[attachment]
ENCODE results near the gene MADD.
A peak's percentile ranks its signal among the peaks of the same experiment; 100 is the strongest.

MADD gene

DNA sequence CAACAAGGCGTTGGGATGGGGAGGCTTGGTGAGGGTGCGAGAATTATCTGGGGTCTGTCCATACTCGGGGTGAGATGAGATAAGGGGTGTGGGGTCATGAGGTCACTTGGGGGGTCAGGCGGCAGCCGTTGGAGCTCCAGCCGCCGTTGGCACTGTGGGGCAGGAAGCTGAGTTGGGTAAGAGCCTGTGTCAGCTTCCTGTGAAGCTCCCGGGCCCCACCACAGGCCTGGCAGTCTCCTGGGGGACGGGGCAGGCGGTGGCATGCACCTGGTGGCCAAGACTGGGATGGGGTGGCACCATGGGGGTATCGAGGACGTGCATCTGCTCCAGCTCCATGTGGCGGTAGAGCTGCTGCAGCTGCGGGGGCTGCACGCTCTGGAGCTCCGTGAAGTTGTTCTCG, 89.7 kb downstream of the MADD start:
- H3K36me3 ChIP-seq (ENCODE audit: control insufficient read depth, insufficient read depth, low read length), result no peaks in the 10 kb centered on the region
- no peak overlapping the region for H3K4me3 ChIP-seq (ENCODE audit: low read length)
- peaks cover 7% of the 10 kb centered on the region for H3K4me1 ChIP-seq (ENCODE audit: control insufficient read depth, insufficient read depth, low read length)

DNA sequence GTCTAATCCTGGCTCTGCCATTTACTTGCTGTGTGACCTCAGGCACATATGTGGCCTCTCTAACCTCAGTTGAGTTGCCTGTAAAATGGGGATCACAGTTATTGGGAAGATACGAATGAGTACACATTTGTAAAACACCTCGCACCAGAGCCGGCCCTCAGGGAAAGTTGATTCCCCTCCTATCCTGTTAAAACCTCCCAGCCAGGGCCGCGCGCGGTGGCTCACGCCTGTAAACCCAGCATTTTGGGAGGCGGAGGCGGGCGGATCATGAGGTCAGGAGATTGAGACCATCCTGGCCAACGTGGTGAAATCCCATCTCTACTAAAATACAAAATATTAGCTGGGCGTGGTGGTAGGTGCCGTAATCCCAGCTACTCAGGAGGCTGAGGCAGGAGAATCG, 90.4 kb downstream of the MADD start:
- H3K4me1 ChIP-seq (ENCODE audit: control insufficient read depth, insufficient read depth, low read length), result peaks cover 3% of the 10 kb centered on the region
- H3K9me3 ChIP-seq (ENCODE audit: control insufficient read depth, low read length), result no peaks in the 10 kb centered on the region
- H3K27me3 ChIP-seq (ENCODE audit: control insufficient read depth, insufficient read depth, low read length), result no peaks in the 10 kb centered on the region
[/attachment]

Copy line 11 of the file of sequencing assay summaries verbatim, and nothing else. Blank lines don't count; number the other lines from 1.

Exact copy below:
- H3K27me3 ChIP-seq (ENCODE audit: control insufficient read depth, insufficient read depth, low read length), result no peaks in the 10 kb centered on the region